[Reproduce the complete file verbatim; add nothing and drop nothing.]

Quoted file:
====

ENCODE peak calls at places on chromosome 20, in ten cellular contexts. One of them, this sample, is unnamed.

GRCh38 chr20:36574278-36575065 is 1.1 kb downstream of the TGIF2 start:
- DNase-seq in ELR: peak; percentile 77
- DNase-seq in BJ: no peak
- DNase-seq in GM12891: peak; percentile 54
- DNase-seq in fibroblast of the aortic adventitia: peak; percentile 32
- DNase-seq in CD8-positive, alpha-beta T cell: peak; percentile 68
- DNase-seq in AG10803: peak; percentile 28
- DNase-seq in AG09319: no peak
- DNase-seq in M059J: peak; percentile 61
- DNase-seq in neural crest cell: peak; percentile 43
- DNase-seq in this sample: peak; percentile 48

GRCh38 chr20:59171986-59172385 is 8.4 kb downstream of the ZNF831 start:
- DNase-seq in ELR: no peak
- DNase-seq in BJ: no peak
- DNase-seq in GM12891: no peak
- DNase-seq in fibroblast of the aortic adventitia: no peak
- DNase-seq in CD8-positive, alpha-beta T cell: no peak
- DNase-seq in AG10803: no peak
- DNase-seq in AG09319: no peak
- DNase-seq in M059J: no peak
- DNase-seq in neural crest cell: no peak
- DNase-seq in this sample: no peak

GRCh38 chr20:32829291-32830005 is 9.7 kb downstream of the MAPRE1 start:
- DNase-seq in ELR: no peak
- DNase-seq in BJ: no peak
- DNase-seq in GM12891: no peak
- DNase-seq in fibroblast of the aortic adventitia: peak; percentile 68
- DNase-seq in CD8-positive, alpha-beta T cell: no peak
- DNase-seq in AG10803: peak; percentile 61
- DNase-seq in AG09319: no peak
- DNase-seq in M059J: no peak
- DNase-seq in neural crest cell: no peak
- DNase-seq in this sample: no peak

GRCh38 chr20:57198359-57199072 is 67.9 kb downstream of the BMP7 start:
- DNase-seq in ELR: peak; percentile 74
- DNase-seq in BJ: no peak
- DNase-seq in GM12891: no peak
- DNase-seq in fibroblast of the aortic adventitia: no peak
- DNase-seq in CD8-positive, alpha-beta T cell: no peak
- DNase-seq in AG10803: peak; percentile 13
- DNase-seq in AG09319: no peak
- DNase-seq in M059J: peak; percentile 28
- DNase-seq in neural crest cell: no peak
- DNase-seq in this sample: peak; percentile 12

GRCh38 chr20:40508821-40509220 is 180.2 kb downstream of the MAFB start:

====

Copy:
ENCODE peak calls at places on chromosome 20, in ten cellular contexts. One of them, this sample, is unnamed.

GRCh38 chr20:36574278-36575065 is 1.1 kb downstream of the TGIF2 start:
- DNase-seq in ELR: peak; percentile 77
- DNase-seq in BJ: no peak
- DNase-seq in GM12891: peak; percentile 54
- DNase-seq in fibroblast of the aortic adventitia: peak; percentile 32
- DNase-seq in CD8-positive, alpha-beta T cell: peak; percentile 68
- DNase-seq in AG10803: peak; percentile 28
- DNase-seq in AG09319: no peak
- DNase-seq in M059J: peak; percentile 61
- DNase-seq in neural crest cell: peak; percentile 43
- DNase-seq in this sample: peak; percentile 48

GRCh38 chr20:59171986-59172385 is 8.4 kb downstream of the ZNF831 start:
- DNase-seq in ELR: no peak
- DNase-seq in BJ: no peak
- DNase-seq in GM12891: no peak
- DNase-seq in fibroblast of the aortic adventitia: no peak
- DNase-seq in CD8-positive, alpha-beta T cell: no peak
- DNase-seq in AG10803: no peak
- DNase-seq in AG09319: no peak
- DNase-seq in M059J: no peak
- DNase-seq in neural crest cell: no peak
- DNase-seq in this sample: no peak

GRCh38 chr20:32829291-32830005 is 9.7 kb downstream of the MAPRE1 start:
- DNase-seq in ELR: no peak
- DNase-seq in BJ: no peak
- DNase-seq in GM12891: no peak
- DNase-seq in fibroblast of the aortic adventitia: peak; percentile 68
- DNase-seq in CD8-positive, alpha-beta T cell: no peak
- DNase-seq in AG10803: peak; percentile 61
- DNase-seq in AG09319: no peak
- DNase-seq in M059J: no peak
- DNase-seq in neural crest cell: no peak
- DNase-seq in this sample: no peak

GRCh38 chr20:57198359-57199072 is 67.9 kb downstream of the BMP7 start:
- DNase-seq in ELR: peak; percentile 74
- DNase-seq in BJ: no peak
- DNase-seq in GM12891: no peak
- DNase-seq in fibroblast of the aortic adventitia: no peak
- DNase-seq in CD8-positive, alpha-beta T cell: no peak
- DNase-seq in AG10803: peak; percentile 13
- DNase-seq in AG09319: no peak
- DNase-seq in M059J: peak; percentile 28
- DNase-seq in neural crest cell: no peak
- DNase-seq in this sample: peak; percentile 12

GRCh38 chr20:40508821-40509220 is 180.2 kb downstream of the MAFB start: